Reincarnation is a spiritual concept in the real world based on cultural and religious beliefs and traditions. In video games, it is fact; immediate, undeniable fact. Extra lives have been around since the inception of video games. Everyone is familiar with Mario’s green mushroom. If Sonic gets 100 gold rings, he gets a 1up. Ditto with Crash Bandicoot and apples. A core part of gaming, number of lives is directly related to a game’s difficulty. While this works very well in that regard, it doesn’t add to a game’s coherence. I can die and then immediately start where I just was? Well that’s convenient. If only policemen had this ability. Aside from the number of lives, reincarnation is also implemented through continues. Continues, which hearken back to the days of Arcade games like Mortal Kombat, are a cornerstone of gaming. Back in the days of arcades, continues were purchased with quarters. As time has progressed, continues have become the norm more and more. This conveys to the player that death is only temporary, never permanent. So death isn’t permanent? Isn’t that exactly what death is? If not, then why are we putting these potentially revive-able dead people in locked caskets 6 feet beneath the ground, and then covering the graves with ridiculously heavy headstones? Fear of zombies, I guess.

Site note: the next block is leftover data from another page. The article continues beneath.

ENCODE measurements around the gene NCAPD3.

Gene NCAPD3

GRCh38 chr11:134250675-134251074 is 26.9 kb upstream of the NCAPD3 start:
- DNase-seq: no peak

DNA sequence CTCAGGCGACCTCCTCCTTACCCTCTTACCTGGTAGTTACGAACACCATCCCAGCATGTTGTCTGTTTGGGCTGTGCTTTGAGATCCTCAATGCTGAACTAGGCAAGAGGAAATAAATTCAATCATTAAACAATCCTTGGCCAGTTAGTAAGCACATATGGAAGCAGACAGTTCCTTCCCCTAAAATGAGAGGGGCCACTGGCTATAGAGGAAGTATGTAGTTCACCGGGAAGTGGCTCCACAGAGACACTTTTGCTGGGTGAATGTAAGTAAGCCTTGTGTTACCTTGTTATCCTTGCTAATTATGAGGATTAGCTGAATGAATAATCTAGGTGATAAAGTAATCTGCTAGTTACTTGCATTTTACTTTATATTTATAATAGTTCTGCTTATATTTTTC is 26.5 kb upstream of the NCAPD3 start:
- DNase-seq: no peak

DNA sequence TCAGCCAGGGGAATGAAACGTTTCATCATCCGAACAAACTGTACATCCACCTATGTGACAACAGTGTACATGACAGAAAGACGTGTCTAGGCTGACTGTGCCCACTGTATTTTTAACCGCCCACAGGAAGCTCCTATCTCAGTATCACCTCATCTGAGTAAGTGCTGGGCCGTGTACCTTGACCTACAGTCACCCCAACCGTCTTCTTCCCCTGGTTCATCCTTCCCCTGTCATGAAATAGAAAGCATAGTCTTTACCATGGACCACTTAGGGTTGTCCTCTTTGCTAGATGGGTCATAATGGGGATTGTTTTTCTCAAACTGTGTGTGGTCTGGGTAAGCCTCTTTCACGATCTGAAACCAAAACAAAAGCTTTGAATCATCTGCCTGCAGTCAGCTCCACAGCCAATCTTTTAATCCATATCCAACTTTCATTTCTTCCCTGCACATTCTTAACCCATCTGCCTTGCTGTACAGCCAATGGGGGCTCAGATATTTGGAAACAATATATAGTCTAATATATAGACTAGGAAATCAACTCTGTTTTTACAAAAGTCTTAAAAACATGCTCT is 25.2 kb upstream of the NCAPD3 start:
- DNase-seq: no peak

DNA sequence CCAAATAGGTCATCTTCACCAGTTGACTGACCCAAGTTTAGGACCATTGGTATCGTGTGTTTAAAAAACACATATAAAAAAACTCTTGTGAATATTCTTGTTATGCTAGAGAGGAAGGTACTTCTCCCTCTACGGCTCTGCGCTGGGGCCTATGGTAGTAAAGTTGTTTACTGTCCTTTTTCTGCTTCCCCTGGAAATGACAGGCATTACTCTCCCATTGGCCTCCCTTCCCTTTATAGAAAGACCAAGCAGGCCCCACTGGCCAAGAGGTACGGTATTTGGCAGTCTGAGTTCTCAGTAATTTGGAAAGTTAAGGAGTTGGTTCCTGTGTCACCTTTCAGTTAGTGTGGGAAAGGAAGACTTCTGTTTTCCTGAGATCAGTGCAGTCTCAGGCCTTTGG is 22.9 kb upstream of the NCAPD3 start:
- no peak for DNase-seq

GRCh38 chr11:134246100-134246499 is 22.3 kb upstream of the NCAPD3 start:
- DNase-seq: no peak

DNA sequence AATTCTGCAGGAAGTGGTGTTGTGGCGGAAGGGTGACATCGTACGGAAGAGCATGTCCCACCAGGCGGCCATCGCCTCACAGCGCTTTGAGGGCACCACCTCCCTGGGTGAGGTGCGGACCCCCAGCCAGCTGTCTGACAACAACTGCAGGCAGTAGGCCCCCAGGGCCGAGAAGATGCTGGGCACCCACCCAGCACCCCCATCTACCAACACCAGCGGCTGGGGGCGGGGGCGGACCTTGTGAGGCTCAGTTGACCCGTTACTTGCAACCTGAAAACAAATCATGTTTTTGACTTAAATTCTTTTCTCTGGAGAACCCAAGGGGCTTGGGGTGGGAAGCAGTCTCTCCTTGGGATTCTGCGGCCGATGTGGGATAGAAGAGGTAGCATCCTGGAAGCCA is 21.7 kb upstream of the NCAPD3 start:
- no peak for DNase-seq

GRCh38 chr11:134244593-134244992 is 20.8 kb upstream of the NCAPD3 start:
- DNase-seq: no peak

Yesss!!! Live! Liiive!!!! LIVE AGAIN!!!!!!

 

2. If it Sparkles, it’s Important!!!

Whilst traversing through the video game world, it is always crucial to pick up the items you need along the way. Thank Goodness the video game Gods had the grace to imbue any and all such items with their godly glow. That is what happened right? I can’t think of any other explanation aside from possible radiation, in which case one should be careful when picking up anything. Only in video games does it make sense to actually search for and collect glowing items. In the real world, a glowing clip of ammo would be ample cause for concern and certainly make one hesitant to use in a gun. Now, to be fair, without the glowing, it would take forever to find items (especially in the survival horror genre where the lighting is so dim to begin with). Regardless, having the items glow doesn’t make sense. Why aren’t other people collecting these radioactive items? Furthermore, why do they stop glowing once you pick them up? Did you absorb the glow? If that happened to me in real life, I would check for super powers. There has got to be a better way to illustrate that an item is nearby without smearing it with glowsticks.

Is that a glowing missile I see. Better pick it up...

 

1. Save Points